While northern senators support the bill and its objectives, their southern counterparts are opposed to it.
Those opposed to it pointed out that the bill, if passed into law, would further centralise power and the nation’s resources. This, they pointed out, would counter the current move towards devolution of powers, which is currently skewed in favour of the Federal Government.
President Muhammadu Buhari had sent the bill to the legislature in 2017, while the Majority Leader, Senator Ahmad Lawan, presented the bill as it is customary for executive bills.
It is ‘A Bill for An Act to Establish a Regulatory Framework for the Water Resources Sector in Nigeria, Provide for the Equitable and Sustainable Redevelopment, Management, Use and Conservation of Nigeria’s Surface Water and Groundwater Resources and for Related Matter.’
The summary of the bill reads, “This Act repeals the Water Resources Act, Cap W2 LFN 2004; River Basin Development Act Cap R9 LFN 2004; Nigeria Hydrological Services Agency (Establishment) Act, Cap N110A, LFN, 2004; NationaI Water Resources lnstitute Act Cap N83 LFN 2004; and establishes the National Council on Water Resources, Nigeria Water Resources Regulatory Commission, River Basin Development Authorities, Nigeria Hydrological Services Agency, and the National Water Resources Institute.”
READ ALSO: Our presidential candidate must be a nationalist, says PDP
The proposed bodies, if established, will “provide for the regulation, equitable and sustainable development, management, use and conservation of Nigeria’s surface water and groundwater resources.”
The division occurred at the plenary on Thursday when the lawmakers considered the report on the bill by the Senate Committee on Water Resources.
The southern senators particularly criticised the move to create new Federal Government’s bodies to take over the responsibilities of the states over the water resources within their territories.
The controversial parts of the bill are contained in Clauses 1 to 5.
The clauses read, “All surface water and groundwater wherever it occurs is a resource common to all people, the use of which is subject to statutory control.
“There shall be no private ownership of water but the right to use water in accordance with the provisions of this Act.
“The right to the use, management and control of all surface water and groundwater affecting more than one state pursuant to Item 64 of the Exclusive Legislative list in Part l of the Second Schedule to the Constitution of the Federal Republic of Nigeria, 1999 as amended, and as set out in the First Schedule to this Act, together with the beds and banks, is vested in the Government of the Federation to be exercised in accordance with the provisions of this Act.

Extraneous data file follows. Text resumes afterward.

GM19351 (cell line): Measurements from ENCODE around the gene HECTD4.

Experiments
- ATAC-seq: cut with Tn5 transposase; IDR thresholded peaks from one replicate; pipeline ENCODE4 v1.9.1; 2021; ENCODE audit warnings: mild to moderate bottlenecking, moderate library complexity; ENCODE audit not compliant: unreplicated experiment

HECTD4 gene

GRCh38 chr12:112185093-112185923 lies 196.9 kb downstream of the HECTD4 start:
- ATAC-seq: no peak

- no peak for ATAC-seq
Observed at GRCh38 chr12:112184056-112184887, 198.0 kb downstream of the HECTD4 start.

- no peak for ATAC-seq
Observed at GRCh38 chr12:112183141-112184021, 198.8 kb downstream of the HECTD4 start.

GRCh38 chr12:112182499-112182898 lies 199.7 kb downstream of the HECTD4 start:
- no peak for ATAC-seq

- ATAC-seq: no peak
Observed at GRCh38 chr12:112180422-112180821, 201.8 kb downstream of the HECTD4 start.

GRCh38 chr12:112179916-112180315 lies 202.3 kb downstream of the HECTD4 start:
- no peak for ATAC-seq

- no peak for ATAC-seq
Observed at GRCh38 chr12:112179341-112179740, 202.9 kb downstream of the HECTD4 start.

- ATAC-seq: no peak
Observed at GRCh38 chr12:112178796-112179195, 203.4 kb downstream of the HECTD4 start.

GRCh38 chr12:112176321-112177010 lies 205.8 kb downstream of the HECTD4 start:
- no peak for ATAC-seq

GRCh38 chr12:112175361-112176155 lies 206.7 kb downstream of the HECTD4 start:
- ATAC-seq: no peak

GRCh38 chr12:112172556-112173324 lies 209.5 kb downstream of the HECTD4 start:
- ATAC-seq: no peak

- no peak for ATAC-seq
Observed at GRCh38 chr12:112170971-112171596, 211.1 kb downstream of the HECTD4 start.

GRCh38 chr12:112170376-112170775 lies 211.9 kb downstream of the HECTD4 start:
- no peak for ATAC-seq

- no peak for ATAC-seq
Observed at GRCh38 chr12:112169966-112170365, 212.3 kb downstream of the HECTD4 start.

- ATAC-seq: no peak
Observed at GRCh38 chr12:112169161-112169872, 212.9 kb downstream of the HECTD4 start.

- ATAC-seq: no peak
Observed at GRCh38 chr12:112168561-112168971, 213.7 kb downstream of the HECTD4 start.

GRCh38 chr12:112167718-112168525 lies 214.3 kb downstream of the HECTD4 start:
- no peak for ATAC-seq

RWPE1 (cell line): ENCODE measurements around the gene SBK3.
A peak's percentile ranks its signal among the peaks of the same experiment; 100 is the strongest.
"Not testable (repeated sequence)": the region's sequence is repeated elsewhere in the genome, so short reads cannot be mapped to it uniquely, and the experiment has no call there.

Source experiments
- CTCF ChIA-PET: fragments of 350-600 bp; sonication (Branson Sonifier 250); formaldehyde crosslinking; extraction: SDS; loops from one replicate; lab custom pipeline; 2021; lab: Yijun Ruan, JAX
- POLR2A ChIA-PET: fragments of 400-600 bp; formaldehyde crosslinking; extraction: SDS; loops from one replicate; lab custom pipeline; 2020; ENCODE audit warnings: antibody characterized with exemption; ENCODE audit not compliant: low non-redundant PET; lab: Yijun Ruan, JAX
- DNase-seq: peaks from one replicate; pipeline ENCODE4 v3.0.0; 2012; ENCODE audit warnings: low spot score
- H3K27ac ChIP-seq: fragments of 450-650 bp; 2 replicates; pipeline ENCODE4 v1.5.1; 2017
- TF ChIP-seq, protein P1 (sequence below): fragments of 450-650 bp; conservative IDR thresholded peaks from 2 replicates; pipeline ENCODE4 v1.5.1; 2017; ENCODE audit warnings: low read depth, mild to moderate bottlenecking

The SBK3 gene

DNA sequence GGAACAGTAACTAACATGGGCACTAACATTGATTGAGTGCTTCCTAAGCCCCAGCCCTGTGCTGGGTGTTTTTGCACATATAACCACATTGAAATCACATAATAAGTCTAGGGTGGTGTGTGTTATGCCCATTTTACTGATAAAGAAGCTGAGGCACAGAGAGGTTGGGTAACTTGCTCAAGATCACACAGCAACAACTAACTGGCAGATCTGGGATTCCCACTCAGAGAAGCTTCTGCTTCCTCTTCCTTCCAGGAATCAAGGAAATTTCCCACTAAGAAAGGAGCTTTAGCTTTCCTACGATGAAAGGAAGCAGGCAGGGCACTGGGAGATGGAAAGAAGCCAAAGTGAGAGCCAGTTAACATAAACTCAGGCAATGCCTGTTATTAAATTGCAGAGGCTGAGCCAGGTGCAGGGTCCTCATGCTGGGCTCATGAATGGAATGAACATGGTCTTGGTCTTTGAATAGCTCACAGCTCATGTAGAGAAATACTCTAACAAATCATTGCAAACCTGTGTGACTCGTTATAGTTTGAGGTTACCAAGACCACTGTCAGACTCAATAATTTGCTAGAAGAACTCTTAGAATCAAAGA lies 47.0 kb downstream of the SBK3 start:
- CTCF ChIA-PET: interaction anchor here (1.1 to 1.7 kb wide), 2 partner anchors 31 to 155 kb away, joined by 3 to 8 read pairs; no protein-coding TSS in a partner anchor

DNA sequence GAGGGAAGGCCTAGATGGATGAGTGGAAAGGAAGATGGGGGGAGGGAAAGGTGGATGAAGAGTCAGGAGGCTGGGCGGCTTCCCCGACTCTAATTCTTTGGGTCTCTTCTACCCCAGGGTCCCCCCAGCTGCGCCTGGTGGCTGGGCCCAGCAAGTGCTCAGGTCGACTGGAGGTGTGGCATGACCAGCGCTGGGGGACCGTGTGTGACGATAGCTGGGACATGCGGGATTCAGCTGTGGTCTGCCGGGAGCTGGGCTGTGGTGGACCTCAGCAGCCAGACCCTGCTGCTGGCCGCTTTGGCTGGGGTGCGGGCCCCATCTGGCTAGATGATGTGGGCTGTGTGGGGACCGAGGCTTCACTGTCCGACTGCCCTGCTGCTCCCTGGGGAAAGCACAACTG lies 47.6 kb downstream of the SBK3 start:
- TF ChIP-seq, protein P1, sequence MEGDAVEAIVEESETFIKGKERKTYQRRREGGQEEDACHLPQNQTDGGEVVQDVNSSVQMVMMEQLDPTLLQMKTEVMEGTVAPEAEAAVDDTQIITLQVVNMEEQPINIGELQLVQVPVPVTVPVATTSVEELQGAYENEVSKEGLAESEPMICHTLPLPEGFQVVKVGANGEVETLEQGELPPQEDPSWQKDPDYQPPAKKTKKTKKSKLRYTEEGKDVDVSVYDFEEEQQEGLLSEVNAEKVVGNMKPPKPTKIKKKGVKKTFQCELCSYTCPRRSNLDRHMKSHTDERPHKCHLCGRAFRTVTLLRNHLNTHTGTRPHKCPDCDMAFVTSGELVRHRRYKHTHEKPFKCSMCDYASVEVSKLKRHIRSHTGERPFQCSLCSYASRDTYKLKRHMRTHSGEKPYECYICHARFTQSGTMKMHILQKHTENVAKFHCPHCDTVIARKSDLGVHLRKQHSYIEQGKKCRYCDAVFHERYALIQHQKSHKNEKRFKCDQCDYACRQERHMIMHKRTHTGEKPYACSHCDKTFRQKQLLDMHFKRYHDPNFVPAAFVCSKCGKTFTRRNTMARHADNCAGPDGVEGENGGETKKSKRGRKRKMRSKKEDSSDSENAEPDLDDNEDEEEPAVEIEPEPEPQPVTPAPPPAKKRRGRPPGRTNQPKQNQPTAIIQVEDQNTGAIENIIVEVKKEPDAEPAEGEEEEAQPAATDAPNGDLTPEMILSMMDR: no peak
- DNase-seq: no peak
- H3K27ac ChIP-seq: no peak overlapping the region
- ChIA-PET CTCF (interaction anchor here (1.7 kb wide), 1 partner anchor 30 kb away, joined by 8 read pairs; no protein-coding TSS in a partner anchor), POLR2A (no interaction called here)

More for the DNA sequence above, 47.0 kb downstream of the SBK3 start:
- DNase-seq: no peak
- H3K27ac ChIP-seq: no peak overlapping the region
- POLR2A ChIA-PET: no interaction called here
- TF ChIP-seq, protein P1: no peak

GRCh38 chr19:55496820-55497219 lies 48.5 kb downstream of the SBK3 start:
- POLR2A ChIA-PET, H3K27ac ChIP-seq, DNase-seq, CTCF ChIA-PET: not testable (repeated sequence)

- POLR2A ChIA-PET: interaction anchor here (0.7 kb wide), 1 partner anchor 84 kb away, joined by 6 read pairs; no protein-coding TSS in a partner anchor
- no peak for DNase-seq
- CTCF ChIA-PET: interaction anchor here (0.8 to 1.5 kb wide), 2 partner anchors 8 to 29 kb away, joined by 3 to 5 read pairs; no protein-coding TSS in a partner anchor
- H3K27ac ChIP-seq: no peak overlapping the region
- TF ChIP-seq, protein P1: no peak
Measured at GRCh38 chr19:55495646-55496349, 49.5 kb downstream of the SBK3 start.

“As the public trustee of the nation’s water resources, the Federal Government, acting through the minister and the institutions created in this Act or pursuant to this Act, shall ensure that the water resources of the nation are protected, used, developed, conserved, managed and controlled in a sustainable and equitable manner, for the benefit of all persons and in accordance with its constitutional mandate.
“States may make provisions for the management, use and control of water sources occurring solely within the boundaries of the state but shall be guided by the policy and principles of the Federal Government in relation to Integrated Water Resources Management, and this Act.”
The passage of the bill however suffered a setback when the Senate dissolved into the committee of the whole to consider the 152 clauses of the proposed law.
In a veiled persuasion of the lawmakers, the Senate President, Bukola Saraki said, “This bill has 152 clauses. This bill is the Leader’s first bill. This bill is the President’s bill, so we are going to have a very swift movement in passing this bill.”
Unlike the normal process of taking the clauses one after the other, the Senate President put Clauses 1 to 50 to a voice vote at once.
Senator Yahaya Abdullahi (APC, Kebbi-North) however raised an issue with one of the clauses, asking the Senate to properly define ‘bank’ especially where it starts from and the distance it should be from a water body to the shore.
While he stated that he was not opposed to the bill, he noted that the clarification was needed for rivers that cross two or more states.
He likened it to a federal road which makes the government to acquire 50 metres from the centre of the road to both sides.
“Otherwise, a lot of conflicts are going to arise. River banks are much more contentious than roads because of agricultural and other activities,” Abdullahi stated.
Senator Barnabas Gemade (APC, Benue North-West), however, dismissed Abdullahi’s fears, saying that while the nature of the road was fixed, a river could increase or decrease in size.
KINDLY DROP A COMMENT BELOW